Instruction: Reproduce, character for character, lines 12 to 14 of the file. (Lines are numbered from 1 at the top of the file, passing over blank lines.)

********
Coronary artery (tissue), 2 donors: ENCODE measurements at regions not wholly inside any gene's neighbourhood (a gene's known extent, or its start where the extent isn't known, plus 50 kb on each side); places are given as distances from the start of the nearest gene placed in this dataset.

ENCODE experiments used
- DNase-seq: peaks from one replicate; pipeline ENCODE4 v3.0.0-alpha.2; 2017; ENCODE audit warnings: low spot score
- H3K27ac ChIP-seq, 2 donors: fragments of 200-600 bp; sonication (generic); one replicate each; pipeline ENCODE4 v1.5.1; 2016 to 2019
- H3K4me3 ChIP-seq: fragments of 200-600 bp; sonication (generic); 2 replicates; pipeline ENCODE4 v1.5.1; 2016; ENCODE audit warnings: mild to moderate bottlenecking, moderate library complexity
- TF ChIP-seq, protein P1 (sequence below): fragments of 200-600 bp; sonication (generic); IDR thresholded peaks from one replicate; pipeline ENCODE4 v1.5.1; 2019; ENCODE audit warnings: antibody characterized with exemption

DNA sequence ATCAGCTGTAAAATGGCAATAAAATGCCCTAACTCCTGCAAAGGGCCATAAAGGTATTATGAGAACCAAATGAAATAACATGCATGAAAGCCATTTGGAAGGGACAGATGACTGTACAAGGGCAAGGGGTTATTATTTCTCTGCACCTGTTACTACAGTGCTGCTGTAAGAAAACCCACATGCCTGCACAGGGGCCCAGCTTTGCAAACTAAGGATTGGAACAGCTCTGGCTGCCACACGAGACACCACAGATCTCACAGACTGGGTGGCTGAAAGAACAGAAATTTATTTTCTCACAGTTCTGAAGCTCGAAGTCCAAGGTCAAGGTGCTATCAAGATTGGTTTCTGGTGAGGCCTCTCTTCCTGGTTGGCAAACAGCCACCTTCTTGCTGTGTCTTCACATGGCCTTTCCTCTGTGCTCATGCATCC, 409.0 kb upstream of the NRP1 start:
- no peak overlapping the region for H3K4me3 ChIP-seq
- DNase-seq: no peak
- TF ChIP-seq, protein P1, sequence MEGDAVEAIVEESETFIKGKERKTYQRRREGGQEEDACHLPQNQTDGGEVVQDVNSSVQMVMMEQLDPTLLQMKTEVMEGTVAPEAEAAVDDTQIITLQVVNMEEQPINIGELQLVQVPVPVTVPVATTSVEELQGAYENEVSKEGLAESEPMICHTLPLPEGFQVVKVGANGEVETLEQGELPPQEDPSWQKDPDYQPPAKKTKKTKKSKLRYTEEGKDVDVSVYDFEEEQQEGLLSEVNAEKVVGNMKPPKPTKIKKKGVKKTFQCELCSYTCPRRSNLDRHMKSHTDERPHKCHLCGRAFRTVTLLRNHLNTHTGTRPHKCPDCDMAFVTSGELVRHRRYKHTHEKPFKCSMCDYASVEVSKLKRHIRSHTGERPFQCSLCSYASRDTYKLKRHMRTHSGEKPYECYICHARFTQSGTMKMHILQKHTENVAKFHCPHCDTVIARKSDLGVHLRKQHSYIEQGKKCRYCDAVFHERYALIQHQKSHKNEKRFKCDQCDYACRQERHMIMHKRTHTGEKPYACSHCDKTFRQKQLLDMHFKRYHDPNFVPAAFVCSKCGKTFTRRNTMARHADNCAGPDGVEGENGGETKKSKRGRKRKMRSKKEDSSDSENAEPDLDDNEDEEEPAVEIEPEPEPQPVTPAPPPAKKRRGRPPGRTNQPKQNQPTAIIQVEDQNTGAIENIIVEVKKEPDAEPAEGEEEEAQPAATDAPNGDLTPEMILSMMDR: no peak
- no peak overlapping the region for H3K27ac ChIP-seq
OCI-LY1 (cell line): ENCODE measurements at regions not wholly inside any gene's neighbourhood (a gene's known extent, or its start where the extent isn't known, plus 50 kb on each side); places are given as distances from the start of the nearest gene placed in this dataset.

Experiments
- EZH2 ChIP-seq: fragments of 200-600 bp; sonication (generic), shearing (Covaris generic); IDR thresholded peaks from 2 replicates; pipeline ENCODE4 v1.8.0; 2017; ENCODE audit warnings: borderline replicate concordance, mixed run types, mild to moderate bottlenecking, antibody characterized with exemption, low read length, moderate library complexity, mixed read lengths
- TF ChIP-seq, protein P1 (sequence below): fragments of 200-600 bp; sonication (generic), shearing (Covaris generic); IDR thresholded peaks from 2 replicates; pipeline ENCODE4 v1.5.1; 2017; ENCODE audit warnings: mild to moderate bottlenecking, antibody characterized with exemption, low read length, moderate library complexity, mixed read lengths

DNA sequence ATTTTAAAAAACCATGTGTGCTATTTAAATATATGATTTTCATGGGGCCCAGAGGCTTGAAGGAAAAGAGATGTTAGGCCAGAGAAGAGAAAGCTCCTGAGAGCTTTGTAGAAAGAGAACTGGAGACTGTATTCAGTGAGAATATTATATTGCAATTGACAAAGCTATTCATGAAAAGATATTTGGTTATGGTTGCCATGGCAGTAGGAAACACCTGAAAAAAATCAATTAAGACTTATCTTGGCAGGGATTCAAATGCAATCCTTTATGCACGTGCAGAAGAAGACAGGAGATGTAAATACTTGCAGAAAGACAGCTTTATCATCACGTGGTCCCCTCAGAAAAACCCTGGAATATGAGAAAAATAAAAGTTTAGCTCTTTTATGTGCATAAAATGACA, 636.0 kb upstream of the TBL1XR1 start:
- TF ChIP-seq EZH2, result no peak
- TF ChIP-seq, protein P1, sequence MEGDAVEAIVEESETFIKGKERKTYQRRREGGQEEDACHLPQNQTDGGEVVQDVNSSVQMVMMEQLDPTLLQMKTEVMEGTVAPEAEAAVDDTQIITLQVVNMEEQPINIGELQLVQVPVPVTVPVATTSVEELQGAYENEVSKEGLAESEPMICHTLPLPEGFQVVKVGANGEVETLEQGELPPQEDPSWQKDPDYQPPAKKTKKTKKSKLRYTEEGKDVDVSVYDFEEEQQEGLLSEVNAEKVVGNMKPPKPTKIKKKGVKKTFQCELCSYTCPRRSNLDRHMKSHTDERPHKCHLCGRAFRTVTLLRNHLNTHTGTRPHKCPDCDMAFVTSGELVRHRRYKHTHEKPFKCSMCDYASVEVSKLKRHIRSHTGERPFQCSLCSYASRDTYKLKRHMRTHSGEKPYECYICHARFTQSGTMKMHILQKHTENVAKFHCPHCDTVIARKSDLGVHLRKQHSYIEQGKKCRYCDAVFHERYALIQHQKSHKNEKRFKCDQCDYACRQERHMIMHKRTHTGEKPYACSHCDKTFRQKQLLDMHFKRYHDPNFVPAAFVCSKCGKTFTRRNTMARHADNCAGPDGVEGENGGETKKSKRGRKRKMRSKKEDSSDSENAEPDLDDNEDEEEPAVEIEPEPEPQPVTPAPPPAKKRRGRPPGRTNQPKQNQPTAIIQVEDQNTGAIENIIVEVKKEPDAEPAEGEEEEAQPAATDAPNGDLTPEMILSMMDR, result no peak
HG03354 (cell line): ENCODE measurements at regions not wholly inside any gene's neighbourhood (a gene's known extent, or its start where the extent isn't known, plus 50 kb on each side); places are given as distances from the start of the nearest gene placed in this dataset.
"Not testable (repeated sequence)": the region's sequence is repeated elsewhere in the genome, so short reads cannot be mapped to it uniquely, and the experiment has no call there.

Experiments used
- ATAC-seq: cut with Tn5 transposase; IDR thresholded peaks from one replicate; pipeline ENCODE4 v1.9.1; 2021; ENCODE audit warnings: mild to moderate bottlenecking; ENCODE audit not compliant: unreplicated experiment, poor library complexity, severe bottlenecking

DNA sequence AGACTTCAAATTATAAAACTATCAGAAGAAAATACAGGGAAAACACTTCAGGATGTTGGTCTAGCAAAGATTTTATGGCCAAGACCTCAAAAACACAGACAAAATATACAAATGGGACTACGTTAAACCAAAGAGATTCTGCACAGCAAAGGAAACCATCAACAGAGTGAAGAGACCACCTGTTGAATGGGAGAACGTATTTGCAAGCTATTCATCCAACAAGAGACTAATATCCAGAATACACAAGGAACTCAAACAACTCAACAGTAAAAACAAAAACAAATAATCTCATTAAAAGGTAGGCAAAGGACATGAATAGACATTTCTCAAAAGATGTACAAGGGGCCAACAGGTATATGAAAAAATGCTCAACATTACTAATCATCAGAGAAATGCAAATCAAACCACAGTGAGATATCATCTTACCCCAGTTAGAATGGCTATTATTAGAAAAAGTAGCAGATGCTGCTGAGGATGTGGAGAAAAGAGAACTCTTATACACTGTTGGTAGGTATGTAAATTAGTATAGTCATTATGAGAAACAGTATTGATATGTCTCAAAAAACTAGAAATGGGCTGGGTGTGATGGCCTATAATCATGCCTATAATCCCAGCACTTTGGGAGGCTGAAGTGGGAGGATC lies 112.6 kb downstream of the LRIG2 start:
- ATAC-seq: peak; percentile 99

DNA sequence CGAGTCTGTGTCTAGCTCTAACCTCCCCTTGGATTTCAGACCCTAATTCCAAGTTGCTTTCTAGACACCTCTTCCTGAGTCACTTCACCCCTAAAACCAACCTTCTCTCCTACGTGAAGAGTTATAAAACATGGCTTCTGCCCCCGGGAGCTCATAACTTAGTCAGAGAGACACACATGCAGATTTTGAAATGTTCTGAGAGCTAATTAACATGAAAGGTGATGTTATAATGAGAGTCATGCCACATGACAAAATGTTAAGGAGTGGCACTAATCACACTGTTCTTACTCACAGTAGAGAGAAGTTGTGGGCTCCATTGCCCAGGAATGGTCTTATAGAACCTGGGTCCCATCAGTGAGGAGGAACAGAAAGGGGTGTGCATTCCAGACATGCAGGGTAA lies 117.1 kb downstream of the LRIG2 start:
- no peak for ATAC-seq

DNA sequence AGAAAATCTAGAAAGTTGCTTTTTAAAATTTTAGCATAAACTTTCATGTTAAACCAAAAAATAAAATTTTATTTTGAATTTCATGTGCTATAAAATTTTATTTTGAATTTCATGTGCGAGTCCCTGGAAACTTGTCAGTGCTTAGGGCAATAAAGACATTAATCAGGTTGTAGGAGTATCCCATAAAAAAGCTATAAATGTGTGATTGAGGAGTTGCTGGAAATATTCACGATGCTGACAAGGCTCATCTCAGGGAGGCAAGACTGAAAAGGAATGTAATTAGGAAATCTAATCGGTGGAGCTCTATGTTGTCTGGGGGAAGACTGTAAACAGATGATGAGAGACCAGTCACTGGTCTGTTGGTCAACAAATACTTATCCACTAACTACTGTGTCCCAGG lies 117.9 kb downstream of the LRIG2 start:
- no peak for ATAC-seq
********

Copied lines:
OCI-LY1 (cell line): ENCODE measurements at regions not wholly inside any gene's neighbourhood (a gene's known extent, or its start where the extent isn't known, plus 50 kb on each side); places are given as distances from the start of the nearest gene placed in this dataset.

Experiments
- EZH2 ChIP-seq: fragments of 200-600 bp; sonication (generic), shearing (Covaris generic); IDR thresholded peaks from 2 replicates; pipeline ENCODE4 v1.8.0; 2017; ENCODE audit warnings: borderline replicate concordance, mixed run types, mild to moderate bottlenecking, antibody characterized with exemption, low read length, moderate library complexity, mixed read lengths